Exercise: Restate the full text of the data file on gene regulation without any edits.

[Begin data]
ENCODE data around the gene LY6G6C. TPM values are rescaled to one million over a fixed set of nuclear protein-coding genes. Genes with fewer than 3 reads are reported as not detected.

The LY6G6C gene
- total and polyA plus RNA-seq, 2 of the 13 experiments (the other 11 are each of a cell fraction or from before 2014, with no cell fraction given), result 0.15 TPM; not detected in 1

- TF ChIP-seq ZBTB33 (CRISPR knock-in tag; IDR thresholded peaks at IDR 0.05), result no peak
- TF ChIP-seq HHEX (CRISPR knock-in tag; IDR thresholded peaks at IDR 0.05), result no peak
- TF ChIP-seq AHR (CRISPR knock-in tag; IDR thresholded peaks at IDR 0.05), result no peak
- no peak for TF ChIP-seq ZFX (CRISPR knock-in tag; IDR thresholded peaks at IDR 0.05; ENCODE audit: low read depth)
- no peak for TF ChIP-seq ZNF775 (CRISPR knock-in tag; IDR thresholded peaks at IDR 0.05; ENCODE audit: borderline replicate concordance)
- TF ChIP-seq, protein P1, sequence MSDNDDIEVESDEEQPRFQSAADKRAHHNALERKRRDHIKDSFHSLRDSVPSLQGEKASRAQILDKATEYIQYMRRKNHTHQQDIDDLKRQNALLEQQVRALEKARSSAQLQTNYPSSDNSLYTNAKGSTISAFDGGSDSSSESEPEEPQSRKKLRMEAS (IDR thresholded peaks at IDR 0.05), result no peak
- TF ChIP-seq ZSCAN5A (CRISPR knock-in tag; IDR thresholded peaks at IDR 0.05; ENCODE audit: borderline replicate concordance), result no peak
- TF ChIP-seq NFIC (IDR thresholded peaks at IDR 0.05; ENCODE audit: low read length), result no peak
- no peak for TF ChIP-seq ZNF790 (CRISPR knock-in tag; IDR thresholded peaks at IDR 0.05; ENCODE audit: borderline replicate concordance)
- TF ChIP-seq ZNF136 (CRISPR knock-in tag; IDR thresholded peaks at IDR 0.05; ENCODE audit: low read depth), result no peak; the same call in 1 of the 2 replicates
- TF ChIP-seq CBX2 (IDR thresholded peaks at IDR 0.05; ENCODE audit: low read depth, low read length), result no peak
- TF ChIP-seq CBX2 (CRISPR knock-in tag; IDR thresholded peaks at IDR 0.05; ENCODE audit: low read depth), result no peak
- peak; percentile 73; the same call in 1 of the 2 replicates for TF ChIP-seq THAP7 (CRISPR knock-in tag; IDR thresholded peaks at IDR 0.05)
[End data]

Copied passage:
ENCODE data around the gene LY6G6C. TPM values are rescaled to one million over a fixed set of nuclear protein-coding genes. Genes with fewer than 3 reads are reported as not detected.

The LY6G6C gene
- total and polyA plus RNA-seq, 2 of the 13 experiments (the other 11 are each of a cell fraction or from before 2014, with no cell fraction given), result 0.15 TPM; not detected in 1

- TF ChIP-seq ZBTB33 (CRISPR knock-in tag; IDR thresholded peaks at IDR 0.05), result no peak
- TF ChIP-seq HHEX (CRISPR knock-in tag; IDR thresholded peaks at IDR 0.05), result no peak
- TF ChIP-seq AHR (CRISPR knock-in tag; IDR thresholded peaks at IDR 0.05), result no peak
- no peak for TF ChIP-seq ZFX (CRISPR knock-in tag; IDR thresholded peaks at IDR 0.05; ENCODE audit: low read depth)
- no peak for TF ChIP-seq ZNF775 (CRISPR knock-in tag; IDR thresholded peaks at IDR 0.05; ENCODE audit: borderline replicate concordance)
- TF ChIP-seq, protein P1, sequence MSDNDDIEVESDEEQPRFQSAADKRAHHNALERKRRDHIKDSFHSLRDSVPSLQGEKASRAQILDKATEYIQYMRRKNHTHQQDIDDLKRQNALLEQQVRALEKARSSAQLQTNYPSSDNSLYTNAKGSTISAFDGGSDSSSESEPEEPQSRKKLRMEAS (IDR thresholded peaks at IDR 0.05), result no peak
- TF ChIP-seq ZSCAN5A (CRISPR knock-in tag; IDR thresholded peaks at IDR 0.05; ENCODE audit: borderline replicate concordance), result no peak
- TF ChIP-seq NFIC (IDR thresholded peaks at IDR 0.05; ENCODE audit: low read length), result no peak
- no peak for TF ChIP-seq ZNF790 (CRISPR knock-in tag; IDR thresholded peaks at IDR 0.05; ENCODE audit: borderline replicate concordance)
- TF ChIP-seq ZNF136 (CRISPR knock-in tag; IDR thresholded peaks at IDR 0.05; ENCODE audit: low read depth), result no peak; the same call in 1 of the 2 replicates
- TF ChIP-seq CBX2 (IDR thresholded peaks at IDR 0.05; ENCODE audit: low read depth, low read length), result no peak
- TF ChIP-seq CBX2 (CRISPR knock-in tag; IDR thresholded peaks at IDR 0.05; ENCODE audit: low read depth), result no peak
- peak; percentile 73; the same call in 1 of the 2 replicates for TF ChIP-seq THAP7 (CRISPR knock-in tag; IDR thresholded peaks at IDR 0.05)